In spite of the rain yesterday, the scene at the Sri Subramaniar Swamy Devasthanam Temple in Batu Caves was one of a 'Mini Thaipusam' as thousands of devotees whose spirits were not dampened by the shower turned up.
Although the Thaipusam festival celebrated over three days begins on Tuesday (Feb 7th), the devotees came early in droves, to fulfill their vows early to avoid congestion on that day.
A check by Bernama found devotees dressed in yellow and carrying pots of milk ('pal kudam'), some with shaven heads and others carrying babies in 'sugarcane cradles', climbing the 272 steps leading to the temple to perform their respective vows.
Temple commitee secretary C Sethupathy said since Saturday, some 100,000 devotees had visited the shrine in the temple cave.
"About 10,000 Hindus also fulfilled their vows to offer 'pal kudam', following the weekend holiday," he told Bernama in Batu Caves yesterday.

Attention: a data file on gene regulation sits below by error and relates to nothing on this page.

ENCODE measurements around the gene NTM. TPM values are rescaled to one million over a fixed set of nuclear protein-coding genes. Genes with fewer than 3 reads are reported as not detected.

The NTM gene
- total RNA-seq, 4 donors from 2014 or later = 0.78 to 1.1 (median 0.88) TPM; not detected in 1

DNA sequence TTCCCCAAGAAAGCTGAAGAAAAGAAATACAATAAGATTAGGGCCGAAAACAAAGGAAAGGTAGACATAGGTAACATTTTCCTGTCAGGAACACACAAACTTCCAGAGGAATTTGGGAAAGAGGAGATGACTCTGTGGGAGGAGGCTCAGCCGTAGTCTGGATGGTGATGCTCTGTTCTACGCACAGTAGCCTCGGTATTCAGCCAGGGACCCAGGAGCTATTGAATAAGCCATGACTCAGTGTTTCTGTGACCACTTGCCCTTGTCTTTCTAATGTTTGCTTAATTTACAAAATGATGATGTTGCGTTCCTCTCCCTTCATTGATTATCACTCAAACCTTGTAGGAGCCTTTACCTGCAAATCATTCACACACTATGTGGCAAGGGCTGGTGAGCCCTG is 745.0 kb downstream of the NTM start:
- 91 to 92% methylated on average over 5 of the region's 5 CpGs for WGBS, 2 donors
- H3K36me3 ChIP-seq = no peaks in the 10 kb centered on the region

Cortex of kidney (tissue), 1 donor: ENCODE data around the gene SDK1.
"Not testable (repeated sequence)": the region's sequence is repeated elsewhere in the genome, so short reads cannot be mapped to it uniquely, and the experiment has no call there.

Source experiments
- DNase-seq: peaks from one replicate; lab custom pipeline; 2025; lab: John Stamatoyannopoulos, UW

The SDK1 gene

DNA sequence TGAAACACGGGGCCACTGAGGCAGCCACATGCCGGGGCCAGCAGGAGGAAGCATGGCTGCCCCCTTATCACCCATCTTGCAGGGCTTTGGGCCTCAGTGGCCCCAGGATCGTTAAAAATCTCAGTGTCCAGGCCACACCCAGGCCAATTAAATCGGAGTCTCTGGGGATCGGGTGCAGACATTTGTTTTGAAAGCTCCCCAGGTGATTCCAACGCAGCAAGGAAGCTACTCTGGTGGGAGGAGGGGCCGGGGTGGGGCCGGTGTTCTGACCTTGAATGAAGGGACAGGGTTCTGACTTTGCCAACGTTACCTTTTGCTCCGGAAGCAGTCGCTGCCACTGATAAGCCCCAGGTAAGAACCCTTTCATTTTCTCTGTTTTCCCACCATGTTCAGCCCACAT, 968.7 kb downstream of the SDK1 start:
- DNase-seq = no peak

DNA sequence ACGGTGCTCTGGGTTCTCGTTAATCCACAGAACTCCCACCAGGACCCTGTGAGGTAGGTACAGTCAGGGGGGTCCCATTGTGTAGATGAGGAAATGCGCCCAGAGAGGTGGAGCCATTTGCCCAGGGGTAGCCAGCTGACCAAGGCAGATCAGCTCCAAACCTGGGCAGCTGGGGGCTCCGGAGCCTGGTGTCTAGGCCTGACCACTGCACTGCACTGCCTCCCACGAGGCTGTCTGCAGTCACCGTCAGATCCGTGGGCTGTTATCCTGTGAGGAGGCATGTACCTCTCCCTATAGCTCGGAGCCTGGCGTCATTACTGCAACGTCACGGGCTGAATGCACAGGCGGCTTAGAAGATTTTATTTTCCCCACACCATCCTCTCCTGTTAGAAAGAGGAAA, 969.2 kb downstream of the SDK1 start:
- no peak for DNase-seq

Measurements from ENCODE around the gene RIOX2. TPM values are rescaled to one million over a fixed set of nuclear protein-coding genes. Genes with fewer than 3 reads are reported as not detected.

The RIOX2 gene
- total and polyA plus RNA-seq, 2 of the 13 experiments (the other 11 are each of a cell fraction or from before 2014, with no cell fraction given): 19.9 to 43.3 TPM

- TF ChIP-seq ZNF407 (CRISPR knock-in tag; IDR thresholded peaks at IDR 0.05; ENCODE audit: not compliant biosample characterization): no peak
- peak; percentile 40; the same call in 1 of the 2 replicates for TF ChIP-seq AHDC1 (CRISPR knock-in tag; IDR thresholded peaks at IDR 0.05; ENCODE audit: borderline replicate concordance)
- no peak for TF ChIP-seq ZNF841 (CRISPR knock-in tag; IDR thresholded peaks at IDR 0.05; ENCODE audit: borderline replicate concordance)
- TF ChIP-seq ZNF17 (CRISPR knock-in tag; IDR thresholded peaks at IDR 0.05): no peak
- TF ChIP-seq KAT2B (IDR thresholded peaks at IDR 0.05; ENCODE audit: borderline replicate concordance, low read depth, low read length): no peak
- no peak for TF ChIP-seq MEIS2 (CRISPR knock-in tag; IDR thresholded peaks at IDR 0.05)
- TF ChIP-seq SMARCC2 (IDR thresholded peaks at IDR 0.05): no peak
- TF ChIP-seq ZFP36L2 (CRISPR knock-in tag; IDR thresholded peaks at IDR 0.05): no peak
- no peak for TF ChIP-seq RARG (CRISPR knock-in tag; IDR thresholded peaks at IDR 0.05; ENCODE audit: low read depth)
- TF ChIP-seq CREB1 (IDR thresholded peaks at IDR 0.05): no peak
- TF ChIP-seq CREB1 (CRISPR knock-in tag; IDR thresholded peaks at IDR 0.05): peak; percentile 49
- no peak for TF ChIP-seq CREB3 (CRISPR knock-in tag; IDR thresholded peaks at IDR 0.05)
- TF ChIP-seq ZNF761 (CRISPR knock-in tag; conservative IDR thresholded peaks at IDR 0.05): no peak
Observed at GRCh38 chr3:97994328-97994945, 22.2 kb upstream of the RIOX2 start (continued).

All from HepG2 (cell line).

Hindus celebrate Thaipusam on Thursday.
The annual festival celebrates the occasion when Lord Murugan received the holy spear from his mother, Goddess Parvati, to eliminate the power of evil, 'Soorapadman', and restore the well-being of the people.
The celebration of the 166th Thaipusam festival in Batu Caves will begin with a procession of the 'Silver Chariot' bearing the deity of Lord Murugan and his two consorts, Goddesses Valli and Theivanai, from Sri Maha Mariamman Temple in Jalan Tun HS Lee in Kuala Lumpur to Batu Caves at 10pm tomorrow.
Batu Caves, famous for the world's tallest Lord Murugan statue at 42.7 metres high, is expected to be visited by 1.5 million devotees and foreign tourists during Thaipusam.
A devotee, R Parthiban, 28, said he and his family fulfilled their vows to offer 'pal kudam'.
"We were worried it will be a bit difficult to climb the stairs on Thaipusam day because of the crowd. That's why we came yesterday," he said.